Congress Examines Tweaking Medicare
MADELEINE BRAND, Host:
And NPR's Julie Rovner is back here in the studio now. And now, as you said, she does really, really love her Medicare. And according to polls, a lot of seniors love their Medicare. How typical is she?
ROVNER: Where she is not all that typical is that she's both relatively wealthy for a senior and she has very good retiree coverage from her previous employer. So basically, all of her medical costs are covered, including prescription drugs. She's got a terrific prescription drug plan. Also, as you heard in the piece, she is a very savvy health care consumer. She's figured out how to coordinate all of her own care, how to find doctors that talk to each other, so she doesn't need to undergo duplicate tests or go to doctors, you know, extra times. That's something that Medicare does not automatically do.
BRAND: And a big criticism of the program as a driver of the cost, the increasing costs, right?
ROVNER: That's right. Because Medicare doesn't do that, it's considered, you know, wildly inefficient. And it's one of the things that these health care overhaul bills, now in Congress, are looking to try to fix. You know, current seniors may be happy with their Medicare, but the program is not in good enough financial shape to support the onslaught of 78 million baby boomers who are getting ready to start joining it next year.
BRAND: So tell us more about what Congress wants to do about that.
ROVNER: Well, Congress is trying to find a way to make Medicare more efficient, not necessarily by cutting benefits or raising taxes or cutting payments to doctors or hospital, but by creating new systems of care and payment that would reward higher quality care and pay less for care that wouldn't necessarily lead to better health. Now, that's easy to say but figuring out which kind of care is which is not so easy. And since all of that care is income to health care providers, there's an awful lot of yelling and screaming going on right now, much of which is scaring seniors. So that's what's created all the hubbub.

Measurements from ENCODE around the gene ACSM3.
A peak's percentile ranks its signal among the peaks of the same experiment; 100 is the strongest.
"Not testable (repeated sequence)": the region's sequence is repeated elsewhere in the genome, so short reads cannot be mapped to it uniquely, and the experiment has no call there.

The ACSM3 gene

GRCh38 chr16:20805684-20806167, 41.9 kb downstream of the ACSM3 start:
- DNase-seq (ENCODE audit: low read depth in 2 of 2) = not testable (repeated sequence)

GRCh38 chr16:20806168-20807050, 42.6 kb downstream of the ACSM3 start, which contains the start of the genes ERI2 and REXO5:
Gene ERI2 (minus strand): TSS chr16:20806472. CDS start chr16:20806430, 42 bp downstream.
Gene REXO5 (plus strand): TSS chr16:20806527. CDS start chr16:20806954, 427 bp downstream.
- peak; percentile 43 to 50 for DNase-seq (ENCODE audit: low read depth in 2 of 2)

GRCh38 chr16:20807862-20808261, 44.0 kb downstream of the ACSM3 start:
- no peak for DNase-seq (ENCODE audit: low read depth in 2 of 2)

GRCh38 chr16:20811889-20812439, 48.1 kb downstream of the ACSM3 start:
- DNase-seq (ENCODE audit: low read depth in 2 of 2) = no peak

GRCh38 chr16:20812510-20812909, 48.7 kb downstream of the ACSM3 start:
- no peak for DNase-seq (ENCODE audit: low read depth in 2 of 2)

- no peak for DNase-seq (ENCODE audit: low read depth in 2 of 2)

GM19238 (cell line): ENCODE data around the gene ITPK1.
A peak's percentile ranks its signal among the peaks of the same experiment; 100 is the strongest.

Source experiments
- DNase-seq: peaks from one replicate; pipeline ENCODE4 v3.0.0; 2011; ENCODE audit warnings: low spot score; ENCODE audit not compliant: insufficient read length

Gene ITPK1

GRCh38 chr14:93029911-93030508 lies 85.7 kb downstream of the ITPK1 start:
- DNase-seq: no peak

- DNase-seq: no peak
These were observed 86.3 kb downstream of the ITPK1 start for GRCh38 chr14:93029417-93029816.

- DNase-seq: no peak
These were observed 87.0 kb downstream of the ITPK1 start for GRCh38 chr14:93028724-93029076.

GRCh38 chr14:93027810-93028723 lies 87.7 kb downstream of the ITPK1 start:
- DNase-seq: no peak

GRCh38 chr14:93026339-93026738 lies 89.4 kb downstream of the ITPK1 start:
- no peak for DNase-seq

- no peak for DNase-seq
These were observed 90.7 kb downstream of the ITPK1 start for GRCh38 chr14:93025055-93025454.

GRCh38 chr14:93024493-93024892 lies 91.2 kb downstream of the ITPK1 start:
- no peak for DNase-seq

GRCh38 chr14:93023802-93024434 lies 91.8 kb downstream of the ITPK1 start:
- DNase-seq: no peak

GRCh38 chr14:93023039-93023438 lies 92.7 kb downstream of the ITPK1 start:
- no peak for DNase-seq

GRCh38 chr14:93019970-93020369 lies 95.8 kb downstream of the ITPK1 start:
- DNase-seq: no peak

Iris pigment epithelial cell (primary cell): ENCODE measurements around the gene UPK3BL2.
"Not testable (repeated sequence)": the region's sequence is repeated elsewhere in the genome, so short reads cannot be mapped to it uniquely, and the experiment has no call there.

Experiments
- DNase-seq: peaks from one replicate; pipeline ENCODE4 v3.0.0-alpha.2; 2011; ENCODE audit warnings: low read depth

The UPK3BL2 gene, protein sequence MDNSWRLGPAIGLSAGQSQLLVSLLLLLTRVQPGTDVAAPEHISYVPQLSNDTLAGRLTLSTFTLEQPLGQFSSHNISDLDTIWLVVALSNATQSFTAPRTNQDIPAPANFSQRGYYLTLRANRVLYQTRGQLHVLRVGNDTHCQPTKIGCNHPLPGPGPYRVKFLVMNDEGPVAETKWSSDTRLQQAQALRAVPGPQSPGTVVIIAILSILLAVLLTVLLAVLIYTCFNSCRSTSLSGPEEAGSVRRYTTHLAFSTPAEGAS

BRAND: Mm-hmm. And then though some of the hubbub, they do have a point in that, there will be cuts, right?
ROVNER: On the other hand, a lot of people in those plans are getting extra benefits, more than the regular Medicare benefits. They would probably lose some of those extra benefits, things like eye care and foot care, things that Medicare doesn't normally provide. So, yes, some of those then extra benefits could go away.
BRAND: These six bras, for example, that Audrey receives for her prosthesis?
ROVNER: Well, she's not in a Medicare Advantage Plan. But, yeah, maybe that's a place where they could save just a little bit of money without cutting back on necessary care.
BRAND: So the bottom line is that they're trying not to cut back on the necessary core care, but just the extras.
ROVNER: That is the object.
BRAND: Thank you, Julie.
ROVNER: You're welcome.
BRAND: Our series of profiles on people and their health care is called Are You Covered? And it's produced in partnership with Kaiser Health News, a non-profit news service. For more on that series and on health care, you can go to our Web site, npr.org.
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